If the CREATE ANY DATABASE permission (mentioned in a comment above) isn't fine grained enough or your paranoia level is high then I wouldn't recommend that approach.
Personally, I avoid granting permissions to users if at all possible. It's much easier to audit Sql Server security if users have no special permissions, only role memberships. In the cases where a user does require elevated permissions, I recommend using a certificate signed stored procedure. When a signed sp is executed the user inherits permissions from the cert. (See http://msdn.microsoft.com/en-us/library/bb669102.aspx for details.)
--Skeleton of a "secure" Stored Procedure to create databases
CREATE PROC CreateNewDatabase (@db_name sysname)
SET NOCOUNT ON
--Validate database name starts with "UserDB_"
if @db_name not like 'UserDB[_]%'
--Create database, with known settings for recovery, filesize, growth, containment, etc.
declare @sql nvarchar(4000)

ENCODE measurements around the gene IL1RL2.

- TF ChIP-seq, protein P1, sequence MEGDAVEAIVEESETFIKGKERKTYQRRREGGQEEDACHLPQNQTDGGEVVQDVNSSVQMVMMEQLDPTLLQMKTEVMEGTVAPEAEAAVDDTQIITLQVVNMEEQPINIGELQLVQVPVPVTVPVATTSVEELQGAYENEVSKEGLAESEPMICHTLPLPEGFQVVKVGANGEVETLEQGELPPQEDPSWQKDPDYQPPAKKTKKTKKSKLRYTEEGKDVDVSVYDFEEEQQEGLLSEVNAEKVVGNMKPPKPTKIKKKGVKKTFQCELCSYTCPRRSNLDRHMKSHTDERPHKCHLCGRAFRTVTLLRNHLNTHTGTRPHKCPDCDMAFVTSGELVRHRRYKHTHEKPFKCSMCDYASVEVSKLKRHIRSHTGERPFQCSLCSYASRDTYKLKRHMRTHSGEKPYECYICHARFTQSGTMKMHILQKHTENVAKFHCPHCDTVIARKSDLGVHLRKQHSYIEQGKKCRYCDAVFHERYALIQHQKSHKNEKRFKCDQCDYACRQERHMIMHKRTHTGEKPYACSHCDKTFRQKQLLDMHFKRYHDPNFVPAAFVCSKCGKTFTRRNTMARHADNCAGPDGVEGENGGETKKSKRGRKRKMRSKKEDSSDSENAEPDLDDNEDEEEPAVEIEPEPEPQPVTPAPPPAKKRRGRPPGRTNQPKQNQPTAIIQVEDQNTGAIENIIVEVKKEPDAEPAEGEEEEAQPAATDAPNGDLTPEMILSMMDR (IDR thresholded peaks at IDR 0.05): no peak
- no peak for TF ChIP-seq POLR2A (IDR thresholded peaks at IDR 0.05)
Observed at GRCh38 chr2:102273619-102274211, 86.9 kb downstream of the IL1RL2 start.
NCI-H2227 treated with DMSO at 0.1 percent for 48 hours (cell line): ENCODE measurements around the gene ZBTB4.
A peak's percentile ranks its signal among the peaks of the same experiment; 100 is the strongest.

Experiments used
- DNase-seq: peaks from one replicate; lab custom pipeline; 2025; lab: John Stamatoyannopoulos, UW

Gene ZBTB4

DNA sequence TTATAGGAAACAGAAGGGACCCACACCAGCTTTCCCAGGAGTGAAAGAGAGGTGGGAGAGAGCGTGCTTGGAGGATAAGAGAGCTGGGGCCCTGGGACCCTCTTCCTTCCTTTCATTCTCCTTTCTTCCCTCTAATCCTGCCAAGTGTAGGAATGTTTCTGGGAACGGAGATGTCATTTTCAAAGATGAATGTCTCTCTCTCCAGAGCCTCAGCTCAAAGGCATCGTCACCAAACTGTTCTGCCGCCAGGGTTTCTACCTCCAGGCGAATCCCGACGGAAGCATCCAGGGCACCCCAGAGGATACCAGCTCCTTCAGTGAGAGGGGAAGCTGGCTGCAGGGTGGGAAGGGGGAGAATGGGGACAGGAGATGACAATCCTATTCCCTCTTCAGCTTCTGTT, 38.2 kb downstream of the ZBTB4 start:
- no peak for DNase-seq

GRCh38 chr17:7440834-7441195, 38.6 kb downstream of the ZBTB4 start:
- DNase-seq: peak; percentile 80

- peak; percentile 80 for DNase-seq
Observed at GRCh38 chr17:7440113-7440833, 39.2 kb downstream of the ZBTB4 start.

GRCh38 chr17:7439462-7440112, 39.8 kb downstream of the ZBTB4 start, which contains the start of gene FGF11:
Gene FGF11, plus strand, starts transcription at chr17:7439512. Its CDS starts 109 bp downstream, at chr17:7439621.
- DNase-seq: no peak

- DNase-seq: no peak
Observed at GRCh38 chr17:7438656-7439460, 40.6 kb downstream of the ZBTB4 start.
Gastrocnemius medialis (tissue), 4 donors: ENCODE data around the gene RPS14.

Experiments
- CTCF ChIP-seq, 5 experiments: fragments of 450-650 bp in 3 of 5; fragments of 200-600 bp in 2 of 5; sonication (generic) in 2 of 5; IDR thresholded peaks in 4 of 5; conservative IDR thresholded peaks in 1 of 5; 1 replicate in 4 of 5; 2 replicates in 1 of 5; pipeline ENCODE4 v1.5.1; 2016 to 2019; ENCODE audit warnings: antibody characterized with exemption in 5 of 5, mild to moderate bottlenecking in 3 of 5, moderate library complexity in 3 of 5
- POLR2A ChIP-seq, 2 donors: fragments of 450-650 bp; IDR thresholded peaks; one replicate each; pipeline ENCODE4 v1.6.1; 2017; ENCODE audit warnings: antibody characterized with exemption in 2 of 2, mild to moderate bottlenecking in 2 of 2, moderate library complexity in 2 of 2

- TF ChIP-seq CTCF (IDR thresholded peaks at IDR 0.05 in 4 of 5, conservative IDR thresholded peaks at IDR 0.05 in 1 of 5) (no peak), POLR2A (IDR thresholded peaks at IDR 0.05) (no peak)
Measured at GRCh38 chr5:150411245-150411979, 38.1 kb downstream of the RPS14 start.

set @sql = N'CREATE DATABASE ' + .....
exec sp_Executesql @sql
--Grant permissions to the login
--Add DB to Maintenance plans and backup jobs, take full backup to start log chain.
--Send notification to DBA that a new DB has been created
--Etc, etc, etc.
Likewise, a different stored procedure could take care of dropping the DB when they are done with it. It could perform any required cleanup tasks like saving a final full backup to an archive folder or sending notification emails.
This is a good approach when you want to delegate a very specific task to a non-dba, for example, to allow the helpdesk to reset passwords for a subset of sql logins.